The average American gets more than enough omega 6s in their diet but needs to be cognizant of the difference between healthy and unhealthy sources of omega 6. The next section will outline what kind of foods you can eat to boost your body’s levels of omegas 3 and 6. 

How to Get More Omega 3s And 6s In Your Diet

Given that we cannot make omegas on our own but need them to survive, it is crucial that we get enough of each in our diet. As already mentioned, the problem for most Americans is getting too much omega 6, and not enough omega 3. What we ideally want is a balance between the two. 

In pre-industrial times, before the days of processed foods and Mcdonald’s, humans ate large amounts of fish and other omega-3 sources. Depending on where in the world they lived, their ratio of omega 6 to omega 3 consumption ranged from around 4:1 to 1:4. Thus, our bodies became adapted to relatively even amounts of omega 3 and 6.

Nowadays, that same ratio (omega 6 to omega 3) is close to 16:1. Cardiovascular events, like heart attacks and strokes, are presently the leading cause of death in this country, whereas in pre-industrial times these events were a lot less common (though of course, most humans did not live as long). This is certainly not caused specifically by our omega 6 to omega 3 ratio, but instead speaks to a larger issue of diet in modern society.

Omega 6s in their original source is very good for you and are essential to the body, but we should limit our intake of omega 6 to healthy sources, such as nuts, seeds, and extra-virgin olive oil. 

Processed foods and snacks may claim to be healthy because they are cooked with unsaturated fats, but their other ingredients counteract any benefits you may be receiving by either introducing toxins to the body or offering no additional nutritional value.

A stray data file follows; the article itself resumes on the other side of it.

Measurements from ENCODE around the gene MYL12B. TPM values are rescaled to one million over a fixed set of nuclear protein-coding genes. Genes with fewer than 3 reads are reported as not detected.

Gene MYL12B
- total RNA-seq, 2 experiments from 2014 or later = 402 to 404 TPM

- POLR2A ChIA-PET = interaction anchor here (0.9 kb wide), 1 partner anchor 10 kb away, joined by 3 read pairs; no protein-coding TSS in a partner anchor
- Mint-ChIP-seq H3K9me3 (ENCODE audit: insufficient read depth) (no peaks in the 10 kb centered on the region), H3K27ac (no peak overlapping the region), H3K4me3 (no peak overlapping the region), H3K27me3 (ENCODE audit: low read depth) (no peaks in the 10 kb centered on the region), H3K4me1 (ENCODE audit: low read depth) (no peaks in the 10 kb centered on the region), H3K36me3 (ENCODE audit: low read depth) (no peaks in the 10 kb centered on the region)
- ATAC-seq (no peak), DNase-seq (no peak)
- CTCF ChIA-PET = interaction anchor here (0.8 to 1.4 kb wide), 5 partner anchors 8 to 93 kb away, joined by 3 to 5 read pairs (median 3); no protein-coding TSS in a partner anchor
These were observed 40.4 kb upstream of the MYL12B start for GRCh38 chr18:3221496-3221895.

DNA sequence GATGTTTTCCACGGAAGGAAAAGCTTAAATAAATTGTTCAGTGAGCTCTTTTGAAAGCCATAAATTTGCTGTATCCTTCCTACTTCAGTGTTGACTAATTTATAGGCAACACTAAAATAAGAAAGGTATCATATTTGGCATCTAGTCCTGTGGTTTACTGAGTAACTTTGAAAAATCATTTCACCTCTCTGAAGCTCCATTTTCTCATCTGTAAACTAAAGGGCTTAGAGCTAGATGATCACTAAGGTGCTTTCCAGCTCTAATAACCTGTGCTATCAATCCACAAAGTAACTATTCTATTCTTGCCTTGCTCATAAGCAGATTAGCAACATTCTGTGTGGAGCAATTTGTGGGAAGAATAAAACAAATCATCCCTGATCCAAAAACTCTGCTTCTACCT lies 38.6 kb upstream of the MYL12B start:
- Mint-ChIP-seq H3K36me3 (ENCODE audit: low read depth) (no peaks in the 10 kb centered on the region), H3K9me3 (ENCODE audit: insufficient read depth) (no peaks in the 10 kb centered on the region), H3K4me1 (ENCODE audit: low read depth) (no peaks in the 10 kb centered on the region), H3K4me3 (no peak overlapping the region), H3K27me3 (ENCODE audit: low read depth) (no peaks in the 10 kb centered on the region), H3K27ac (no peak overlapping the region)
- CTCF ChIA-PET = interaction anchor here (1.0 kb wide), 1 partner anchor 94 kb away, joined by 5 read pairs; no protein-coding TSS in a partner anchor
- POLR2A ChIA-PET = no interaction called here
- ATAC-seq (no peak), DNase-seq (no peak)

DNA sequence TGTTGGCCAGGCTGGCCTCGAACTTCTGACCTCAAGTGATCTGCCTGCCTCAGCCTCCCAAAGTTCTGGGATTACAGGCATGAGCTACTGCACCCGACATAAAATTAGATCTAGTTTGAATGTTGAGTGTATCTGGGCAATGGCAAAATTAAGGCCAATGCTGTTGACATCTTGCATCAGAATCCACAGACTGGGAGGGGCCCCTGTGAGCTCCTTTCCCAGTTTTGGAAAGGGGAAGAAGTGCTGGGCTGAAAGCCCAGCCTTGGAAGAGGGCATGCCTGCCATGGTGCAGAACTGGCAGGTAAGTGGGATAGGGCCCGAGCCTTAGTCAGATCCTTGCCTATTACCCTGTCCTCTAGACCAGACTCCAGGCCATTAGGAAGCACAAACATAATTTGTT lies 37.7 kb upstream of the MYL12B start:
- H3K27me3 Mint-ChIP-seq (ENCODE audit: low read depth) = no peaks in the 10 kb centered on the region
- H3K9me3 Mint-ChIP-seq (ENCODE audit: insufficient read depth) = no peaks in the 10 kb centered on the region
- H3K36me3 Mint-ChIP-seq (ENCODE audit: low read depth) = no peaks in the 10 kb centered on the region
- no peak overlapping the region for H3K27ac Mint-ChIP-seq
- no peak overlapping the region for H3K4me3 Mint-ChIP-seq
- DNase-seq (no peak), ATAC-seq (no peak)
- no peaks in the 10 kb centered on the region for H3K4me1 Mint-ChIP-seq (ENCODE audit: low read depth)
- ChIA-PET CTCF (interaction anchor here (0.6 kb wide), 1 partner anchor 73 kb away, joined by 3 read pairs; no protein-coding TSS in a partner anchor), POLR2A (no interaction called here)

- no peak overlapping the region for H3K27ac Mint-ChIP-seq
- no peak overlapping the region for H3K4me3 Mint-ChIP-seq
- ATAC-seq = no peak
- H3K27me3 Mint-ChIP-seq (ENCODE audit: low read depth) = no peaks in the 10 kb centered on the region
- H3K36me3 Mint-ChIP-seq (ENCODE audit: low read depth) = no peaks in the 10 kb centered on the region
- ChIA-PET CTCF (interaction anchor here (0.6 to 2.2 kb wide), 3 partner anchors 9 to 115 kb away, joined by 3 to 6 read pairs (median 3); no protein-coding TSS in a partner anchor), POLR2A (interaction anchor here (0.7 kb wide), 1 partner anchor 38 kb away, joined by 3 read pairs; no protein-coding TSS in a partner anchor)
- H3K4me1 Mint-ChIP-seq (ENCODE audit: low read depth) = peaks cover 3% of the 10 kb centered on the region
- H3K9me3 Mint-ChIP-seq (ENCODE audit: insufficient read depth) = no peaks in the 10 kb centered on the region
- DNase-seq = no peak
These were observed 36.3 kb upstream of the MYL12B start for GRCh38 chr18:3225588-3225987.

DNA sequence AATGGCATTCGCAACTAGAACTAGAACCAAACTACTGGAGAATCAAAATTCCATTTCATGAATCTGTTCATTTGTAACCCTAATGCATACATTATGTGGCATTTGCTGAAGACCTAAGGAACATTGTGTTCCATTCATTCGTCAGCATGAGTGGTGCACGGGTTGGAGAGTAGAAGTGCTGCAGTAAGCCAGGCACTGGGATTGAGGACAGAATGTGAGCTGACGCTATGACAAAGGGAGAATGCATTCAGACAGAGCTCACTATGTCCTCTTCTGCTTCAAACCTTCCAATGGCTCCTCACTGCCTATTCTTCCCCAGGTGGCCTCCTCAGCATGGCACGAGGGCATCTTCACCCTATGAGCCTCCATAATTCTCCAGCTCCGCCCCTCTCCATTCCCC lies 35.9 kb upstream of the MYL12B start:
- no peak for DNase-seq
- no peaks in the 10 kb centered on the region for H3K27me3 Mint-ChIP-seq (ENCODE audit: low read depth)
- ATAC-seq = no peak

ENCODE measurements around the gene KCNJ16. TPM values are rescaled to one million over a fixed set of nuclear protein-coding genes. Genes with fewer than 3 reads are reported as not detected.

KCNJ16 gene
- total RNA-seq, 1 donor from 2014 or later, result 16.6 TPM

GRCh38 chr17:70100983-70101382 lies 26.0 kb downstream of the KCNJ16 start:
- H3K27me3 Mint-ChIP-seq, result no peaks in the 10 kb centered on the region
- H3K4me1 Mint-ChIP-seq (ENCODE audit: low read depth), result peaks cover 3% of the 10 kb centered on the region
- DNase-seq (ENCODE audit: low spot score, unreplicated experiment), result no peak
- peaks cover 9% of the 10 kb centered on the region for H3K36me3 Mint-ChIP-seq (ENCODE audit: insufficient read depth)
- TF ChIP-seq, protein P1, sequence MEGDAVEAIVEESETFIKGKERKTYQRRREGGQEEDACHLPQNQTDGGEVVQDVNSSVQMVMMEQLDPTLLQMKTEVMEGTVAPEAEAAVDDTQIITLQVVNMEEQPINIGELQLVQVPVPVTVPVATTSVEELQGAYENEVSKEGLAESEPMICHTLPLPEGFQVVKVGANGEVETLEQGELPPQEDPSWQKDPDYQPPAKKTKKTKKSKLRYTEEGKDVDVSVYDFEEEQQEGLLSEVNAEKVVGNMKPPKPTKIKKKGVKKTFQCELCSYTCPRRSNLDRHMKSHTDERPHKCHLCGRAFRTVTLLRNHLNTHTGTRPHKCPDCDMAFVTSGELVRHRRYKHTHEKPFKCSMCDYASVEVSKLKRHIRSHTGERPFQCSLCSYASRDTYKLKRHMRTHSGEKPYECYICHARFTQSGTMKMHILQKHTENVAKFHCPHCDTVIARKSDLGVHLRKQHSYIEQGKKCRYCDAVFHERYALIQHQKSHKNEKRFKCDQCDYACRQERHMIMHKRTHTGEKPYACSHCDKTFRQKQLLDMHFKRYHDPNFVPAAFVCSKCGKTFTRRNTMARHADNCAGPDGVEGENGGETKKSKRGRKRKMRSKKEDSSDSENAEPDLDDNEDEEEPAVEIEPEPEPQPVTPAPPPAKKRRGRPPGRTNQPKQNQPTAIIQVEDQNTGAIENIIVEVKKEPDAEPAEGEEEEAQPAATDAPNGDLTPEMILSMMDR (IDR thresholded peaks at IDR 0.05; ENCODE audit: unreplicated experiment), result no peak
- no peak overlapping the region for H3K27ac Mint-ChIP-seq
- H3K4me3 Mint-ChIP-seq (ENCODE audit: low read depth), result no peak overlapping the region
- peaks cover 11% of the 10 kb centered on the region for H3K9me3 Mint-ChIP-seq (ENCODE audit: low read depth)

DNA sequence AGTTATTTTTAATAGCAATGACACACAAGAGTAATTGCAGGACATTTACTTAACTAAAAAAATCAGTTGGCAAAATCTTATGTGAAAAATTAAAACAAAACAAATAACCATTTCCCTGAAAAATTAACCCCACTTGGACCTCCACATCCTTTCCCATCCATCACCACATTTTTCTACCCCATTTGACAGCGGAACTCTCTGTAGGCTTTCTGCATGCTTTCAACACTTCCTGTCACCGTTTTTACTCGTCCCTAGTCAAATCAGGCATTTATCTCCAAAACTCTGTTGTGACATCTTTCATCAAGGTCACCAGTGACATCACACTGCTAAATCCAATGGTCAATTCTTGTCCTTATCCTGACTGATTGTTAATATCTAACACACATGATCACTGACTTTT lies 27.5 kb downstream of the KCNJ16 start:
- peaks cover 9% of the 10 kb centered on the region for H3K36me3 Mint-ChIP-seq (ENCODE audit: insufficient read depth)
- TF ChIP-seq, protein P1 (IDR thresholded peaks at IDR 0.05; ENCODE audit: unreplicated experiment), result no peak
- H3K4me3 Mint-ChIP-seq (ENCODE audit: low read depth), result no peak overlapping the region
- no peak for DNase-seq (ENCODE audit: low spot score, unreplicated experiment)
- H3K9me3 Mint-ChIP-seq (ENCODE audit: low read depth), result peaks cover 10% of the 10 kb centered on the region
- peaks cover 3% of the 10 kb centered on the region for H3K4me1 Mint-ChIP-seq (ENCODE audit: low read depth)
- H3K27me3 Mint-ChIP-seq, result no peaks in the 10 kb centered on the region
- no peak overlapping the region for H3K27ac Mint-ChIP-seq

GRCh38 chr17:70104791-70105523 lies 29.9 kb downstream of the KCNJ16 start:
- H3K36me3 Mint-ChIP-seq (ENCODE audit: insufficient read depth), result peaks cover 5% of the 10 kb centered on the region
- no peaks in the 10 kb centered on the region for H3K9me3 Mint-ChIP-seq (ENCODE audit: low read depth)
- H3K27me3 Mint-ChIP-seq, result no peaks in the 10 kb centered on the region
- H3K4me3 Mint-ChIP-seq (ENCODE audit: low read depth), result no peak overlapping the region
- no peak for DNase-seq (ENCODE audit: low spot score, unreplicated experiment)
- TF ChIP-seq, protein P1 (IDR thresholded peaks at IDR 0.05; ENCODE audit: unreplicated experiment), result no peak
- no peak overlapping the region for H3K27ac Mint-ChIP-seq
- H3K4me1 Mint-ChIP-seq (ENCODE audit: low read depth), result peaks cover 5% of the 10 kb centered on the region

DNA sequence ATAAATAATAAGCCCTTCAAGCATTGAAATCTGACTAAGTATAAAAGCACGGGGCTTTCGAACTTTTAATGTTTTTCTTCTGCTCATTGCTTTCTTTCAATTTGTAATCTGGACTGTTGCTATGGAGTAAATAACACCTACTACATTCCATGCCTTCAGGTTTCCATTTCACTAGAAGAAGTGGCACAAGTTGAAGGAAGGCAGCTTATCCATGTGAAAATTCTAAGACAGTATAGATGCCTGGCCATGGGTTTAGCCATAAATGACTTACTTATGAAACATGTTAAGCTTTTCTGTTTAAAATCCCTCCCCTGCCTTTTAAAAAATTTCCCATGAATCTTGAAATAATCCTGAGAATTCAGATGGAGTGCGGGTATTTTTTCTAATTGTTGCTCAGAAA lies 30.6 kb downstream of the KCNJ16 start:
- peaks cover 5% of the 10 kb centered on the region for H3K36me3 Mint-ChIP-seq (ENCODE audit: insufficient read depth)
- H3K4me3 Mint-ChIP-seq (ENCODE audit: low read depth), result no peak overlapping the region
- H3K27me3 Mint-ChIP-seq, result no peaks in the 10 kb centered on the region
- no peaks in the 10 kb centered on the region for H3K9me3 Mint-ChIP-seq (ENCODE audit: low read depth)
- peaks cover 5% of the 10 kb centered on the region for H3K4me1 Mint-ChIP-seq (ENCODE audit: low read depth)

We should aim to increase the amount of omega 3s we consume on a weekly basis, whether through fish, shellfish, beans, seeds, and nuts. We can also boost our omega 3 levels by taking an omega supplement, in addition to a healthy, well-balanced diet.

How To Balance Your Omega Intake

Not to be repetitive, but a healthy and nutritious diet goes a long way in balancing out your omega intake ratio, as well as making sure you get enough of each. In order to get more omega 3s, start adding fatty and oily fishes like anchovies, sardines, salmon, mackerel, tuna, pollock, and herring into your diet.

Vegetable oils can be great sources of healthy fats, both omega 3s, and omega 6s. Some oils, like flax, coconut, and olive, have high levels of omega 3 in relation to omega 6. These should be preferred to oils with higher omega 6 content, such as safflower, sunflower, corn, and cottonseed oils.

For protein sources high in omega 3s, look for grass-fed meat. Animals that are fed with grains, typically high in soy and corn, will have higher concentrations of omega 6. In general, however, as long as the meat is not processed it is still healthy for you. Also, search for eggs that are either pasteurized or enriched with omega 3s.  

Finally, omega supplements are a great thing to add to your diet when you struggle to eat enough omega 3s through food alone. 

Take An Omega Supplement

Livingood Daily Omegas contain the perfect balance of omega fatty acids (even including other essential omegas 7 and 9) so that you do not have to worry about getting your ratio right. It has all the heart and brain health benefits of omegas 3 and 6 in each soft gel.

Livingood Daily Omegas will be most effective when accompanied by an anti-inflammatory or Mediterranean diet. This means lots of lean protein, vegetables, fruits, healthy fats, and whole grains. This supplement goes well with Livingood Daily Healthy Cholesterol Support, which further supports healthy cholesterol and soothes the body. 

In Conclusion

Omega 3s and 6s are essential fatty acids that we must get from our diet. Omega 3s promote better heart health, while omega 6s regulate cholesterol levels. 

In order to get a proper balance of omegas 3 and 6, eat a healthy, well-balanced diet and consider using an omega supplement for that added boost!